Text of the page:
Under Iowa law, you can either carry or transport an unloaded pistol or revolver in a vehicle inside a closed and fastened container or securely wrapped package which is too large to be concealed on the person or you can transport an unloaded pistol or revolver inside a cargo or luggage compartment where it will not be readily accessible to any person riding in the vehicle. Notice that in the second option, there is no requirement for the closed and fastened container or securely wrapped package to be too large to be concealed on the person. In other words, if you have a cargo or luggage compartment which is not accessible by anyone in the vehicle, the unloaded and encased handgun does not need to be so big that it cannot be concealed on the person. The requirement for the closed and fastened container is also addressed in a separate section, 483A.36 (see below).
The applicable federal law, which appears below as 18 USC § 926A., requires the firearm to be unloaded, and neither the firearm nor any ammunition being transported can be readily accessible or directly accessible from the passenger compartment of such transporting vehicle, or in the case of a vehicle without a compartment separate from the driver's compartment the firearm or ammunition shall be contained in a locked container other than the glove compartment or console. This applies to all types of firearms and ammunition. So, to comply with this section of federal law while transporting a firearm in a van or SUV, you would need the firearm and/or ammunition to be in a locked container apart from the glove compartment or console. This requirement must be met for all states between your home state and your state of destination.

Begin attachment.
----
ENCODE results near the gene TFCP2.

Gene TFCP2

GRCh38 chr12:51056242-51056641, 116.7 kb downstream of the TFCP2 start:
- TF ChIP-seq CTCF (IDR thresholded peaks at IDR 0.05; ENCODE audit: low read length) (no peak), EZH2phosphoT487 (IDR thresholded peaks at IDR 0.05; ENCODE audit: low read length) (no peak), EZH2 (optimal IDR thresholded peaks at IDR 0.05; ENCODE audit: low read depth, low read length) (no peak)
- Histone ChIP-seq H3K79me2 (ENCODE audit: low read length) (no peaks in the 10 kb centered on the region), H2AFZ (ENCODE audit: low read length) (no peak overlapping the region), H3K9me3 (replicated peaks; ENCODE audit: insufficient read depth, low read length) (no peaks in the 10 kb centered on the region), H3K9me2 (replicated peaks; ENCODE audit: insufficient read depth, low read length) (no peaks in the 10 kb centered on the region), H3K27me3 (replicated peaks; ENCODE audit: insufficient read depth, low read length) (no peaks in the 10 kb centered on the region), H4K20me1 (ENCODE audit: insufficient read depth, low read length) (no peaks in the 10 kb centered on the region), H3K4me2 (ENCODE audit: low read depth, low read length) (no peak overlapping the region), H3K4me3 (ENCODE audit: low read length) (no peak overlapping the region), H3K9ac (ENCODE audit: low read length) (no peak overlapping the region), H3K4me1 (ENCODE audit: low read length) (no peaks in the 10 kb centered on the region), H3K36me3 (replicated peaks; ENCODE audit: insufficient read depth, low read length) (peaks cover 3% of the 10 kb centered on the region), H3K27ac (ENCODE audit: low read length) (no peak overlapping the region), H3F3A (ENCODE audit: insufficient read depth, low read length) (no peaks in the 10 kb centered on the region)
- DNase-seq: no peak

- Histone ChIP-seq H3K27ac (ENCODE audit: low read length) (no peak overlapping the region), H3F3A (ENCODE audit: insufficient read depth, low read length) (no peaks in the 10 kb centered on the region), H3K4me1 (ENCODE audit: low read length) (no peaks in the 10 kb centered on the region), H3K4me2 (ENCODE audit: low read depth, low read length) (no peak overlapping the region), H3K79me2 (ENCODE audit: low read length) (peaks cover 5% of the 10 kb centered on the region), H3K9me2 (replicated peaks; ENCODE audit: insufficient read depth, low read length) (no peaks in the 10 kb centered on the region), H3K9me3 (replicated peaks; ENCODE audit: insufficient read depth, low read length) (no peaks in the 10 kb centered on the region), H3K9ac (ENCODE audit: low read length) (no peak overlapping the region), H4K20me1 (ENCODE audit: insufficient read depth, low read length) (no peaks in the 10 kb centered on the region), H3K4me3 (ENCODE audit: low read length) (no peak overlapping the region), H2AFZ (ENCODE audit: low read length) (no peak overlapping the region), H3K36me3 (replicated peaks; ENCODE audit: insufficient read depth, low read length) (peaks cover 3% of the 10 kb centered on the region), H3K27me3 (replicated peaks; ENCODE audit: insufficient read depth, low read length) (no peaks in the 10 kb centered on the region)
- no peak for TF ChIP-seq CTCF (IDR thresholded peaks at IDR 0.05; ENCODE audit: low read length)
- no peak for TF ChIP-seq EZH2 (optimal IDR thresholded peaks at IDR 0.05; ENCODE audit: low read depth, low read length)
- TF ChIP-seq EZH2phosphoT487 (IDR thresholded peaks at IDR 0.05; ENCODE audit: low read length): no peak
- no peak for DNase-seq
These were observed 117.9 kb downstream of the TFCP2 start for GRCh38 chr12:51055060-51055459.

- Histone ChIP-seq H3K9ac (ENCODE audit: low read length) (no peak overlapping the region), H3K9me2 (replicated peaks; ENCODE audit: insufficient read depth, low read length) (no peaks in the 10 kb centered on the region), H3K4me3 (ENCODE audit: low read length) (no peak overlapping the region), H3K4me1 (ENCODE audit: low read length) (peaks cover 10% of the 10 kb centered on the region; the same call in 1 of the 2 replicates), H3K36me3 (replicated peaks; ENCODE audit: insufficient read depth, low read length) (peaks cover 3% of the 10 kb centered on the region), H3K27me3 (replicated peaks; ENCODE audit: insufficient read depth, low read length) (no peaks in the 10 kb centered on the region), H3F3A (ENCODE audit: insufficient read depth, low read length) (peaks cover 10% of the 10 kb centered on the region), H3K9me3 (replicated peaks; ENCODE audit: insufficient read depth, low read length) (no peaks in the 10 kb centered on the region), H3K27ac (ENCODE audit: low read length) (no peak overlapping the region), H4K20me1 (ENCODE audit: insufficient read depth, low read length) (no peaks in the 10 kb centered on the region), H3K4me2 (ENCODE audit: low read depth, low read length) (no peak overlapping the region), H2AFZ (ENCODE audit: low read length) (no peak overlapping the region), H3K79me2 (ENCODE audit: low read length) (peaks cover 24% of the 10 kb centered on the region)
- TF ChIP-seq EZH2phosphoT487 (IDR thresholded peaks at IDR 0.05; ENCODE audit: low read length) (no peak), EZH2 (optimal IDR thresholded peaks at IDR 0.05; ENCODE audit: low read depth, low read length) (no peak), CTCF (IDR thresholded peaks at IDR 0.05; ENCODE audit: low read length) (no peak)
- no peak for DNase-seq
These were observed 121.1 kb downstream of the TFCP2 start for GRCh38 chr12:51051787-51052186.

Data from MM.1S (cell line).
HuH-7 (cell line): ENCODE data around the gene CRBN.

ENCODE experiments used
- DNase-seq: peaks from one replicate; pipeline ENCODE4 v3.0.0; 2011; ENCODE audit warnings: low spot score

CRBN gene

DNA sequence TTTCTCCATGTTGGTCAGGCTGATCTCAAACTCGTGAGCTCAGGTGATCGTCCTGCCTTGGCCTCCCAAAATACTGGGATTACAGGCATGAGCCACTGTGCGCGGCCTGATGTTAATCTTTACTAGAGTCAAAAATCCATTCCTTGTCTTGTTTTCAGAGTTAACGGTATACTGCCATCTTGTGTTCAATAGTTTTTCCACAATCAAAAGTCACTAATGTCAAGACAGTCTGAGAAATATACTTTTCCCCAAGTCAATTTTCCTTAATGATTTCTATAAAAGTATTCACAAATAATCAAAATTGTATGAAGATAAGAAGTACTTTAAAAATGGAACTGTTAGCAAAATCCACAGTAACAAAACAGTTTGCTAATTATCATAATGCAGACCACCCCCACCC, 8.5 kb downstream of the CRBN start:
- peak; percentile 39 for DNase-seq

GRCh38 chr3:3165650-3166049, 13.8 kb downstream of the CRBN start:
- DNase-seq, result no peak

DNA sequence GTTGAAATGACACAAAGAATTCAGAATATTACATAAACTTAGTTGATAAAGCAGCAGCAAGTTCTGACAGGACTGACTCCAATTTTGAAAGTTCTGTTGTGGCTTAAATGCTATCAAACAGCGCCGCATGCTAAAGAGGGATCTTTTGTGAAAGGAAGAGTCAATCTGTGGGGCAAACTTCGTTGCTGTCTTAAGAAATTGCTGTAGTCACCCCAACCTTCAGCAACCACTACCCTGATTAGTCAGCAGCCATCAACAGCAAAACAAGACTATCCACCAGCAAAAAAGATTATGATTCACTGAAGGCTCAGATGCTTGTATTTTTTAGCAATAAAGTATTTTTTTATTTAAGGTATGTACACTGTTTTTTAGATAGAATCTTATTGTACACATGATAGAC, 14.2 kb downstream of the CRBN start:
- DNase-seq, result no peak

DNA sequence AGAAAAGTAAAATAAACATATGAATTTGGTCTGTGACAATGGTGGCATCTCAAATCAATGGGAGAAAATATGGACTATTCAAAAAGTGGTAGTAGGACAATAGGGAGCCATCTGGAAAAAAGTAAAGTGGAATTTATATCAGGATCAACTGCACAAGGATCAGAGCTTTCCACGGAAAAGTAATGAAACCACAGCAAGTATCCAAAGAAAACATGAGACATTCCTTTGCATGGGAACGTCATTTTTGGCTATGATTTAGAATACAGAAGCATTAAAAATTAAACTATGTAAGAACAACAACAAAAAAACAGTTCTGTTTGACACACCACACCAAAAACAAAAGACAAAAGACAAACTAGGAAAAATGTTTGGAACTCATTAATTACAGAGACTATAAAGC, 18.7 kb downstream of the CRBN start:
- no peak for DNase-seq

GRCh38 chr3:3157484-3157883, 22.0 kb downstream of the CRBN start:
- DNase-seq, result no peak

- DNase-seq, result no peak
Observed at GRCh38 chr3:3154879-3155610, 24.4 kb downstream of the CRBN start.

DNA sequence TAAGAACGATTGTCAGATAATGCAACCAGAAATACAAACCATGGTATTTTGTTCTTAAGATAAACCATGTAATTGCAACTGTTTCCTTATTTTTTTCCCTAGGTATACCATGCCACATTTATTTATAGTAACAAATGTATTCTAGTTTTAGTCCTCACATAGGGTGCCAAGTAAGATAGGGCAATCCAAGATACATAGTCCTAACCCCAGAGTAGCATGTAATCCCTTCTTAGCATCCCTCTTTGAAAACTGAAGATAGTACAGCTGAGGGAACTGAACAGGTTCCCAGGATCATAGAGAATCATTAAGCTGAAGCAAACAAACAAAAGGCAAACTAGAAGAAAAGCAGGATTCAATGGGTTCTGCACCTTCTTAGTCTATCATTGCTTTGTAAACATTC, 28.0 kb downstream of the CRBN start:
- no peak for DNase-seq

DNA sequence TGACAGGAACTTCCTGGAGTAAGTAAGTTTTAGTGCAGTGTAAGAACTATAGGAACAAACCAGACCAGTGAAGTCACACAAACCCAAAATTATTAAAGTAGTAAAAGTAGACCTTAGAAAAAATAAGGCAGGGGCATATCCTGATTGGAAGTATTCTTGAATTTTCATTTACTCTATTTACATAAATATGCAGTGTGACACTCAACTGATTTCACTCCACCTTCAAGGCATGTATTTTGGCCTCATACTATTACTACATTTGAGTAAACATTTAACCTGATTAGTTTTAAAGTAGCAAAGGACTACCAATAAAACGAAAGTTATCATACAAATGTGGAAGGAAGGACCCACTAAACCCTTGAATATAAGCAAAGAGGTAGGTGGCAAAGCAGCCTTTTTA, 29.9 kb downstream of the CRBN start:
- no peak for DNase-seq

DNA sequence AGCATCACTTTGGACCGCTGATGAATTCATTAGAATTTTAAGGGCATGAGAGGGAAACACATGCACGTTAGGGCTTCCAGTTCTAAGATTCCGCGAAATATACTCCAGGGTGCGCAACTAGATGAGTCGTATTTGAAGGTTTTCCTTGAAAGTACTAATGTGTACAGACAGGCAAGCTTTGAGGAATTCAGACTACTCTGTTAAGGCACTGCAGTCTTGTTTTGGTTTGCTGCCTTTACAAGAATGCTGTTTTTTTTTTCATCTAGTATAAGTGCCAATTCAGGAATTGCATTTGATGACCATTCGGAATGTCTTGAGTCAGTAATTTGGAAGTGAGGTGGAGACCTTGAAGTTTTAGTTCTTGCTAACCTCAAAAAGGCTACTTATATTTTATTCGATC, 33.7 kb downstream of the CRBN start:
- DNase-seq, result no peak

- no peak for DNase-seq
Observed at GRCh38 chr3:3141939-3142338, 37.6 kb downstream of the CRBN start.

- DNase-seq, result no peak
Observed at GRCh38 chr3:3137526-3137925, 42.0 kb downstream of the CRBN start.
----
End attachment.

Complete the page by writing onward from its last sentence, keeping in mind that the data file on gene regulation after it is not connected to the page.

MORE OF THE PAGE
724.4 Carrying weapons.
483A.36 Manner of conveyance. No person, except as permitted by law, shall have or carry a gun in or on a vehicle on a public highway, unless the gun is taken down or totally contained in a securely fastened case, and its barrels and magazines are unloaded.
United States Code
18 USC § 926A. Interstate transportation of firearms